6. Update: 3rd June Re-processed to remove slight magenta tint caused by the non-uniform removal of light pollution by the DBE process ( it was being fooled by the very bright image centre ). The globular star cluster Omega Centauri ( NGC 5139 ) in Centaurus ( please click / tap on image to see larger and sharper ) A full size image can be found here. original below ..... A newly captured ( May 2018 ) image of the great southern globular star cluster, Omega Centauri ( NGC 5139 ) Omega Centauri ( NGC 5139 ) in Centaurus - ( please click / tap image to see larger and sharper ) A full size ( ~ 6000 x 4000 ) image can be found here ....... This image is an attempt to look deeply into the mighty Omega Centauri star cluster and, by using HDR techniques, record as many of its faint members as possible whilst capturing and bringing out the colours of the stars, including in the core. Image details: Resolution ........ 0.586 arcsec/px ( full size image ) Rotation .......... 0.00 deg ( up is North ) Focal ............. 1375.99 mm Pixel size ........ 3.91 um Field of view ..... 58' 20.9" x 38' 55.1" Image center ...... RA: 13 26 45.065 Dec: -47 28 27.26 Telescope: Orion Optics CT12 Newtonian ( mirror 300mm, fl 1200mm, f4 ). Corrector: ASA 2" Coma Corrector Quattro 1.175x. Effective Focal Length / Aperture : 1470mm f4.7 Mount: Skywatcher Eq8 Guiding: TSOAG9 Off-Axis-Guider, Starlight Xpress Lodestar X2, PHD2 Camera: Nikon D5300 (unmodified) (sensor 23.5 x 15.6mm, 6016x4016 3.9um pixels)\ Location: Blue Mountains, Australia Moderate light pollution ( pale green zone on darksitefinder.com map ) Capture ( May 2018 ) 8 sets of sub-images with exposure duration for each set doubling ( 2s to 240s ) all at ISO 250. Processing: Calibration: master bias, master flat and master dark Integration in 8 sets HDR combination Pixinsight May 2018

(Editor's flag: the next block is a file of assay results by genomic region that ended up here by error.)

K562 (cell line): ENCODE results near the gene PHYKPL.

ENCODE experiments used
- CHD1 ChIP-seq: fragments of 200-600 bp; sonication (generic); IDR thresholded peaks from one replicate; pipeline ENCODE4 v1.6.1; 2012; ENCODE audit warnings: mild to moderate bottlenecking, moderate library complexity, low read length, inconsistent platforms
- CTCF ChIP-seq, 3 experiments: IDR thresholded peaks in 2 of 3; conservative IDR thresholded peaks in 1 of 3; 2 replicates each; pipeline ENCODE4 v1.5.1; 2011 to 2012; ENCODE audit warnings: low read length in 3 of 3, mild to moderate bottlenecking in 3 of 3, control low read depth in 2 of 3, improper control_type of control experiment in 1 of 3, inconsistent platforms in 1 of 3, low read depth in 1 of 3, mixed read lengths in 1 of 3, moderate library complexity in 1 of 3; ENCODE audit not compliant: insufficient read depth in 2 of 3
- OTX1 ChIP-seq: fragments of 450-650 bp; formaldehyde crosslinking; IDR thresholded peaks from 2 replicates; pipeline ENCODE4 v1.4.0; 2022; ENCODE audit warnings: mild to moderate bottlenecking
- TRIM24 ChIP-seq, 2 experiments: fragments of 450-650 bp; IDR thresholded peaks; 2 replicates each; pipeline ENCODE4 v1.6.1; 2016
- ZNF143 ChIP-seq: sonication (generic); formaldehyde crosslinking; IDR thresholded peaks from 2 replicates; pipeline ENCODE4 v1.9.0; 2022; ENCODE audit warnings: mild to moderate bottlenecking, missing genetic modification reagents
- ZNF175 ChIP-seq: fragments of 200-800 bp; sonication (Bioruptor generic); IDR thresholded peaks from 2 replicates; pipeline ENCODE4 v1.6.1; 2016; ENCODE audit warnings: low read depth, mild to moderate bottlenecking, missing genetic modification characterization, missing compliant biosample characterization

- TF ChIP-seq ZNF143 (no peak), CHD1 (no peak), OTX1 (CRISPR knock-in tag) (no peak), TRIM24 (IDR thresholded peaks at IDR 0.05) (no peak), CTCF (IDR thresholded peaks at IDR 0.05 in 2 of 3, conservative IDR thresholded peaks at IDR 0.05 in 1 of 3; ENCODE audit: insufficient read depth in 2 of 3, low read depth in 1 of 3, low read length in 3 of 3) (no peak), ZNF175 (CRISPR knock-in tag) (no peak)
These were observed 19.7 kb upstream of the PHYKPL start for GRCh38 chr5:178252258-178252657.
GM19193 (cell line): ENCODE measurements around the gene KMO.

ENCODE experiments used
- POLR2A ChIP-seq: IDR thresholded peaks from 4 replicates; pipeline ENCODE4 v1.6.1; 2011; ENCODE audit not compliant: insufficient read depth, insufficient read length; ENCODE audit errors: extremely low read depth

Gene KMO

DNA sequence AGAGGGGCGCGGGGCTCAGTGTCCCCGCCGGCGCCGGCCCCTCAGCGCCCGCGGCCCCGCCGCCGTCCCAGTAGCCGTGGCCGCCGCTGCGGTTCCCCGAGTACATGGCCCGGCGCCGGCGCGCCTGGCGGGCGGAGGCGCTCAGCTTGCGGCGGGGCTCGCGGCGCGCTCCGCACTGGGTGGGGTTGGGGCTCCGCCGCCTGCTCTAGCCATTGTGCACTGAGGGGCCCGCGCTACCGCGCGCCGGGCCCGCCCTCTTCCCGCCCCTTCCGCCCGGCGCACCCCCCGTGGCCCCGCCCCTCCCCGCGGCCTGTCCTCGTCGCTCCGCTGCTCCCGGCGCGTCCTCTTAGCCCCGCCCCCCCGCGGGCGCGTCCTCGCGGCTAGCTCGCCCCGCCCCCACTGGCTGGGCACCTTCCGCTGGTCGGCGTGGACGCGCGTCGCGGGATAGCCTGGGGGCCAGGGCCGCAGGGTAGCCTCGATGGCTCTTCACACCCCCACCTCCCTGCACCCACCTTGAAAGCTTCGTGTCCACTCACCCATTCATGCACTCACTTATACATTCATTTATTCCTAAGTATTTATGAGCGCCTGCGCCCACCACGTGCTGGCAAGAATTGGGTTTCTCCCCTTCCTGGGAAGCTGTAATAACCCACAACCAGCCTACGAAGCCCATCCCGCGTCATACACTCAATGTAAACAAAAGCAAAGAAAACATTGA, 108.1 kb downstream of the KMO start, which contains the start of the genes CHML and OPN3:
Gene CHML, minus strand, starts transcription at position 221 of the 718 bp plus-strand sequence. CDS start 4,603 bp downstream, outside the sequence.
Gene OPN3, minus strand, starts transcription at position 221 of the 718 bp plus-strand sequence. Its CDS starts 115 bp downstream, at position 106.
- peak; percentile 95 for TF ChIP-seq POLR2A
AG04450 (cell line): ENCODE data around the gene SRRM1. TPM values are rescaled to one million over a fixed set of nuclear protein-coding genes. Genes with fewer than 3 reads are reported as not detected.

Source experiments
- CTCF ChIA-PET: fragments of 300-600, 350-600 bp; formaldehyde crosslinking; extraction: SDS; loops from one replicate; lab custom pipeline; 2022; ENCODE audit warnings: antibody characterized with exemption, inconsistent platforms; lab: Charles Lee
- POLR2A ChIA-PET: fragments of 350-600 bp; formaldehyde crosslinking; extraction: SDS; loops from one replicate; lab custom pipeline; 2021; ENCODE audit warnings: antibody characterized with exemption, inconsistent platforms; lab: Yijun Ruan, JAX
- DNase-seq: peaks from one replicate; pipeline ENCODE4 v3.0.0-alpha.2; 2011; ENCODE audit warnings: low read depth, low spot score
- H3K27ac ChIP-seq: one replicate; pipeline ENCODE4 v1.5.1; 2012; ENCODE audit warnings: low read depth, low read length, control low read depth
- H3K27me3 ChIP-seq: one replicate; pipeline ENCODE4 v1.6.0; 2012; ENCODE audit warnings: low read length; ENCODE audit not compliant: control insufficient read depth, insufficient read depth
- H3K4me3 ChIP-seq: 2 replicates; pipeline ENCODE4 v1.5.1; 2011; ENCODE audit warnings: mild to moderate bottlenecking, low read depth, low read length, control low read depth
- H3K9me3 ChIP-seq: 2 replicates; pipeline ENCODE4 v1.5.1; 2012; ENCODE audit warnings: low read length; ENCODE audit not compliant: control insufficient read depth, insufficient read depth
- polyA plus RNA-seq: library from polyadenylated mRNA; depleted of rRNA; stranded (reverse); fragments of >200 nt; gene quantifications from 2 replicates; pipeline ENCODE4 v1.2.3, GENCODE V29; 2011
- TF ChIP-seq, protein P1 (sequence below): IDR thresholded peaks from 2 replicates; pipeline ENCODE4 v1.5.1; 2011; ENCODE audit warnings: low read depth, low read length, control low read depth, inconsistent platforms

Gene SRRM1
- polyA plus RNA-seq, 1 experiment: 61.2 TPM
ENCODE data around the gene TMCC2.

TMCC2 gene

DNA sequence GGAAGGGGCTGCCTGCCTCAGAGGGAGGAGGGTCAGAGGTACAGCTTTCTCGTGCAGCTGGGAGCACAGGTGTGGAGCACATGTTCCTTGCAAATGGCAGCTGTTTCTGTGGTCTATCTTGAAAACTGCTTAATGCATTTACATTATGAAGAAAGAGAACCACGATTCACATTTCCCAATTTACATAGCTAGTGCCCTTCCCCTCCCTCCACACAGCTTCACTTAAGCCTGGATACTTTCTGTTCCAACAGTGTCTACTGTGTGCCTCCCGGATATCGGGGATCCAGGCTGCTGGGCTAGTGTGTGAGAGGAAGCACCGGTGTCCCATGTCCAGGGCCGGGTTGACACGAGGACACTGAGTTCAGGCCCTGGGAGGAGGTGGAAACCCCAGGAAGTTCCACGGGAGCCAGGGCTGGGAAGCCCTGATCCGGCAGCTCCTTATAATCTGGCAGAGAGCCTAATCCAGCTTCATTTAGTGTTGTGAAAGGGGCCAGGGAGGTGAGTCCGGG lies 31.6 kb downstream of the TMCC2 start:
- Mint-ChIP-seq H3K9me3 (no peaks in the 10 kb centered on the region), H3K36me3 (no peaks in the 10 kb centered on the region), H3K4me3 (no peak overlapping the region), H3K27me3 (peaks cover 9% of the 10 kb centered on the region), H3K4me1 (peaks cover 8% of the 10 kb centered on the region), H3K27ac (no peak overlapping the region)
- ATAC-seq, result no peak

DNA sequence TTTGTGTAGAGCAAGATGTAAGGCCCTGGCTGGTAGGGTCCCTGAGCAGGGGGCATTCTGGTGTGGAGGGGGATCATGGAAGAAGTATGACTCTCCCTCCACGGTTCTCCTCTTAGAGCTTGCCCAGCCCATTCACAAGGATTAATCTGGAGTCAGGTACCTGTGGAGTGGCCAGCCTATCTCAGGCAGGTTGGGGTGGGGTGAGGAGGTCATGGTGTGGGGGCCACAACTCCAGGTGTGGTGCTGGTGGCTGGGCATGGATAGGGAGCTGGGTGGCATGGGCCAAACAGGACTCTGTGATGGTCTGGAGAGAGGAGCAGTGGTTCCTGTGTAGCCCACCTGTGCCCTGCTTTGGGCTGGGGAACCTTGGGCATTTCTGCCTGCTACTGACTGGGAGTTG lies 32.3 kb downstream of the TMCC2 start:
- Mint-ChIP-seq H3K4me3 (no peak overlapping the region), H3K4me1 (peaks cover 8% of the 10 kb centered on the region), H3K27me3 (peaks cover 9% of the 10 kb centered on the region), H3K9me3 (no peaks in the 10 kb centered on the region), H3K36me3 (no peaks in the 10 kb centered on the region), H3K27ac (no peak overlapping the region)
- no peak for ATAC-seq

7. Also known as the Theta Carinae Cluster, The Southen Pleiades is a very bright open cluster in the Carina constellation. It was discovered by Abbe Lacaille during his visit to South Africa in 1752. Containing around 60 stars, IC 2602 shines with an overall magnitude of 1.9 and its brightest member is Theta Carinae with a visual magnitude of 2.7. This cluster of young blue stars is relatively close to us at "only" 479 light years. 5 May 2018 The Southern Pleiades ( IC 2602 ) in Carina ( please click / tap on image to see larger and sharper ) ......... Image details: Orientation: North is up Telescope: Orion Optics CT12 Newtonian ( mirror 300mm, fl 1200mm, f4 ). Corrector: ASA 2" Coma Corrector Quattro 1.175x. Effective Focal Length / Aperture : 1470mm f4.7 Mount: Skywatcher EQ8 Guiding: TSOAG9 Off-Axis-Guider, Starlight Xpress Lodestar X2, PHD2 Camera: Nikon D5300 (unmodified) (sensor 23.5 x 15.6mm, 6016x4016 3.91um pixels) Location: Blue Mountains, Australia Moderate light pollution ( pale green zone on darksitefinder.com map ) Capture ( 5 May 2018 ): 14 sets of sub-images with exposure duration for each set doubling ( 1/30th sec to 240 sec ) all at ISO250. ( 22 x 240sec + at least 10 each forthe other durations ) Processing: Calibration: master bias, master flat and master dark Integration in 14 sets HDR combination Pixinsight May 2018